10 college and university CIOs from a diverse group of institutions around the country joined University Business on July 17 for an online roundtable discussion about bring-your-own-device (BYOD) environments, data security in the mobile age, the biggest challenges they face, and what it takes to create the mobile campus.
At the Stanford University School of Medicine’s new learning center, one system of capturing lectures does it all—from scheduling and recording an event to distribution of audio and video files.
“When you’re training future medical doctors, it’s important to ensure they have all the tools and resources to become the best physicians they can be,’’ says Trent Tanaka, Director of AV Technology at the school.
This second of the three-part Connected Campus webinars features a case study from Texas Woman’s University, which used remote management and monitoring systems to achieve significant savings in equipment and energy costs, more efficiently manage staff time and improve the benefits of technology in classrooms and lecture halls.
Strategic Education Marketing
With smartphones and mobile devices everywhere on campus, students expect complete mobile access to everything from course assignments and grades to events and sports news. This web seminar, originally presented on April 11, 2012, explored how two schools use AT&T Campus Guide, enabling them to keep students and staff connected, informed and engaged while on the go.
Education Industry Solutions Consultant
Every college strives to maximize electronic payments, but there will always be a need for departments to take in-person payments via check, cash, credit and debit card. Schools that handle these payments and the resulting departmental deposits the way they did 10 years ago, with paper forms and manual data entry, may be missing opportunities for efficiencies and savings. This web seminar, originally presented on April 26, 2012, looked at the benefits realized by the University of Illinois after implementation of the Nelnet cashiering solution.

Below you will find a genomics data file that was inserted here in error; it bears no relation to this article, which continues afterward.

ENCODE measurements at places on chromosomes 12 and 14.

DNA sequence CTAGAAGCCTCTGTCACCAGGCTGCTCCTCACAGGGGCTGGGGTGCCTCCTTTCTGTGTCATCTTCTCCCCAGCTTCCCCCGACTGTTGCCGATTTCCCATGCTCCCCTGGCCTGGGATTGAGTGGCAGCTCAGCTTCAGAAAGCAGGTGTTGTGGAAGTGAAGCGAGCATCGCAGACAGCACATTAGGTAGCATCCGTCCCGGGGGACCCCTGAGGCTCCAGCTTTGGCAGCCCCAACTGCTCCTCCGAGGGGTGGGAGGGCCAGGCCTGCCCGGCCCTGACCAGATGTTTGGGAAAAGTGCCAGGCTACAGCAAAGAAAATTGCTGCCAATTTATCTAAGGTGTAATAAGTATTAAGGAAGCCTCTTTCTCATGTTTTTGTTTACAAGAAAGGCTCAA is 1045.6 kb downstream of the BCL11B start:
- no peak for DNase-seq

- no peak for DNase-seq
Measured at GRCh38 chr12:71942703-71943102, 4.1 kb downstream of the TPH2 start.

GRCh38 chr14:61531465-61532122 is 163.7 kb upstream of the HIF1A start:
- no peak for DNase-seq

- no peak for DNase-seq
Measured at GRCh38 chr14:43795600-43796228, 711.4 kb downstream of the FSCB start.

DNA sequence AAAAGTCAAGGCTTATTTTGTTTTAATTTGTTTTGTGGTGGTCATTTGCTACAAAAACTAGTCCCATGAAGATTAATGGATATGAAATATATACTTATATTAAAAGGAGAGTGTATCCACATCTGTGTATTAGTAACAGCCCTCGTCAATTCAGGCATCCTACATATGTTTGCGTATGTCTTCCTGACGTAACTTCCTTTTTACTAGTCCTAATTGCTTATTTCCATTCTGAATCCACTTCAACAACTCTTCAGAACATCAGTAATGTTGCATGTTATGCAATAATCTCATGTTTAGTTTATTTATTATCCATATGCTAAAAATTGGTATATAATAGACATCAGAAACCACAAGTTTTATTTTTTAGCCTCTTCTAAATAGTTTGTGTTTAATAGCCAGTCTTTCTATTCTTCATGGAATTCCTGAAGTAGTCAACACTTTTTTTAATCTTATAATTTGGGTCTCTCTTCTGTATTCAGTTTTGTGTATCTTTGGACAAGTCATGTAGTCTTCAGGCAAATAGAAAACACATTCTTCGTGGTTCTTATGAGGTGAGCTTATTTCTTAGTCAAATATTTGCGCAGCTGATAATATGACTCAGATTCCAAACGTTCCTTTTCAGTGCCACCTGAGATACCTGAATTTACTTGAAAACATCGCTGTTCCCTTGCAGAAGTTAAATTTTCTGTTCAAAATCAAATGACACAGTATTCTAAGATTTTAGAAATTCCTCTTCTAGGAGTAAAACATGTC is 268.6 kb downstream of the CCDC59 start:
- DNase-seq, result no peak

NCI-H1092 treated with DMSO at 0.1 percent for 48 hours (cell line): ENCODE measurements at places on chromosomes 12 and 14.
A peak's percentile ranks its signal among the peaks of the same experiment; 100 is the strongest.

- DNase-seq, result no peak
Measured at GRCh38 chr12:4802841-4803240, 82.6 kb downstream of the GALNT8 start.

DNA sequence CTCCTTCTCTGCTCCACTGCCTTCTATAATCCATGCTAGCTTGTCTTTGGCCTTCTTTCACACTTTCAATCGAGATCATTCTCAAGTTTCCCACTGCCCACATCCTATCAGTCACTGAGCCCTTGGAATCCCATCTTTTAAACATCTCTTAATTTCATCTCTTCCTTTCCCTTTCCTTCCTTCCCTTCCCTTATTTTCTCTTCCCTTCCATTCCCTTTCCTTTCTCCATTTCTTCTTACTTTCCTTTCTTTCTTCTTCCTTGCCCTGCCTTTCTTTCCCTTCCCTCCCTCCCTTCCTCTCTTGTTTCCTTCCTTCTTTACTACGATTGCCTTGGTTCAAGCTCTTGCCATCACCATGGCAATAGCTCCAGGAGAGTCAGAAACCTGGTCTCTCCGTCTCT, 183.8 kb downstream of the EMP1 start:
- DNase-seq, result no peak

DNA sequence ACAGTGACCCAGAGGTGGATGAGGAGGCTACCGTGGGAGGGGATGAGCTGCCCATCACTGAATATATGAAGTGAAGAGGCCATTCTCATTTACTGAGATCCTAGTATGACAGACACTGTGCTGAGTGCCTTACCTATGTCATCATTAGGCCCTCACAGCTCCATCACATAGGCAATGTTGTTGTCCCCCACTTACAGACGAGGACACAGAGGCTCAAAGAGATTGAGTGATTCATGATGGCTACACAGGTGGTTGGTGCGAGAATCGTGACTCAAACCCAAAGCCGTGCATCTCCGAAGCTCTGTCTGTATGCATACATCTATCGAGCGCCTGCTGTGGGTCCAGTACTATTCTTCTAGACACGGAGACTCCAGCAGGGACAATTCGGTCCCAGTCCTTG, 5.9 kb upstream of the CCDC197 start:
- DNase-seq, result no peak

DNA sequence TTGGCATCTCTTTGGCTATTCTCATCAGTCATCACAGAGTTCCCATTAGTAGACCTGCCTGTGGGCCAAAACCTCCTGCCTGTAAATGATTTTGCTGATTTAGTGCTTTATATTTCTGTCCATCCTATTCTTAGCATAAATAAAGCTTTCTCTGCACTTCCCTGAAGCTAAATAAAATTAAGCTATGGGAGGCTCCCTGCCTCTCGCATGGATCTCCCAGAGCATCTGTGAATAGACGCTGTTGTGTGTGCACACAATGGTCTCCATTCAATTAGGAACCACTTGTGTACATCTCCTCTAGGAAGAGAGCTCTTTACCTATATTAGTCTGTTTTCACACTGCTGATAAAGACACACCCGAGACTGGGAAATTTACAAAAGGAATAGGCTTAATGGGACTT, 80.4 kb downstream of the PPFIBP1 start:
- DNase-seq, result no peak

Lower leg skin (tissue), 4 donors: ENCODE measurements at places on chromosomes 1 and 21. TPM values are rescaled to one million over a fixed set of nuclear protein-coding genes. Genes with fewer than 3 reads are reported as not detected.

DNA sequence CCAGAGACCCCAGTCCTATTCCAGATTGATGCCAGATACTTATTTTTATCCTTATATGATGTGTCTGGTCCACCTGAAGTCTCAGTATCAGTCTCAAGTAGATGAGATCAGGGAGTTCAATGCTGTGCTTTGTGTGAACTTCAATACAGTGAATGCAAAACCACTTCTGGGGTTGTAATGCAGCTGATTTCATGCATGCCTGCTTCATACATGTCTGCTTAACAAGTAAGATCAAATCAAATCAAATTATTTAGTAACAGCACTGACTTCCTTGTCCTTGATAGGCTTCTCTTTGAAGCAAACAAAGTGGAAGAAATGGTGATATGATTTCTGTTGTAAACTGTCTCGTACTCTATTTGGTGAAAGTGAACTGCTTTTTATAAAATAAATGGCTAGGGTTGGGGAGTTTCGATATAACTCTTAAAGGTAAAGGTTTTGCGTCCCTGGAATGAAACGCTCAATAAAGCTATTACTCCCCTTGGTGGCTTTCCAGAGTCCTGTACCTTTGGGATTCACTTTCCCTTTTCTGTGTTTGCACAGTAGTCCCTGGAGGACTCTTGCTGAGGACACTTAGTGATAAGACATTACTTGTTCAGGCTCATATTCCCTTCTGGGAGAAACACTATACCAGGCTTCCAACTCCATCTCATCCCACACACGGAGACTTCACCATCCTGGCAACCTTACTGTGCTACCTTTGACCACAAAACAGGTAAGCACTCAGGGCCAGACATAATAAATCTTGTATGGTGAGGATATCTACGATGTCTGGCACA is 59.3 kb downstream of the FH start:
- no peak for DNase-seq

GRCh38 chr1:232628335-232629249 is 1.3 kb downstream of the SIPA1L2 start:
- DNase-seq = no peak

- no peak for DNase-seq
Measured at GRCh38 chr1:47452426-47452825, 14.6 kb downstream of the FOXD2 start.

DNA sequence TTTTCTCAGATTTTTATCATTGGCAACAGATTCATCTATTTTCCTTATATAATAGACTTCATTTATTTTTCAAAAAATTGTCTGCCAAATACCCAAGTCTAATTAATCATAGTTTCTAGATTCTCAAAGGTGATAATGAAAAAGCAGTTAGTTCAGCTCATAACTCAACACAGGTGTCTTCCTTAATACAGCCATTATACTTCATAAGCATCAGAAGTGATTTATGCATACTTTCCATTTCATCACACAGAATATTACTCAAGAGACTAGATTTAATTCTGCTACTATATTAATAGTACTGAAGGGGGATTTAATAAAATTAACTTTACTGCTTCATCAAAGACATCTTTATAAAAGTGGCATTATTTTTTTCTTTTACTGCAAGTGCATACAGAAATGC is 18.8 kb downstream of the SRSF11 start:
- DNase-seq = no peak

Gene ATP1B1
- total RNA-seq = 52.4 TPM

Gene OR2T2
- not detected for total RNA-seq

For many colleges and universities, funding facilities improvements can be a challenge. One leading institution in North Carolina, however, found a way not only to fund renovation projects and cut energy use, but actually to save money in the process.
Established in 1887, North Carolina State University (NCSU) has earned a national reputation as a leader in education and research, and gained global recognition in science, technology, engineering, and mathematics. Located in the state capital of Raleigh, NCSU has a student enrollment of 34,000 and over 2,000 faculty members.
Campuses today face a challenge in providing seamless delivery and display of media to classrooms, lecture halls, conference rooms and auditoriums. With different devices and media formats all requiring access to network resources, the need for a centralized solution is greater than ever. John Owen talks about how this was accomplished at Wake Forest University’s new business school facility.
Director of Information Technology
Wake Forest University, Schools of Business
Avila University had a communications problem. Or rather, a communications coordination problem.
A flawed process prevented admissions representatives, coaches, department chairs and others from knowing what each had told prospective students. The confusion hindered administrators at the private Catholic school that prides itself on getting to know every single one of its 1,800 students.
Social media is not just for students. Faculty, administrators, campuses, and departments can leverage social media sites such as Facebook, YouTube and Twitter to communicate and enhance services to candidates, students, parents and alumni. Our Web seminar panelists, Nicholas Wormley, director of alumni and parent relations at Quinnipiac University, and Karli Grant, of Campus Management, offer guidance on how to implement a smart social media strategy.
Director of Alumni and Parent Relations, Quinnipiac University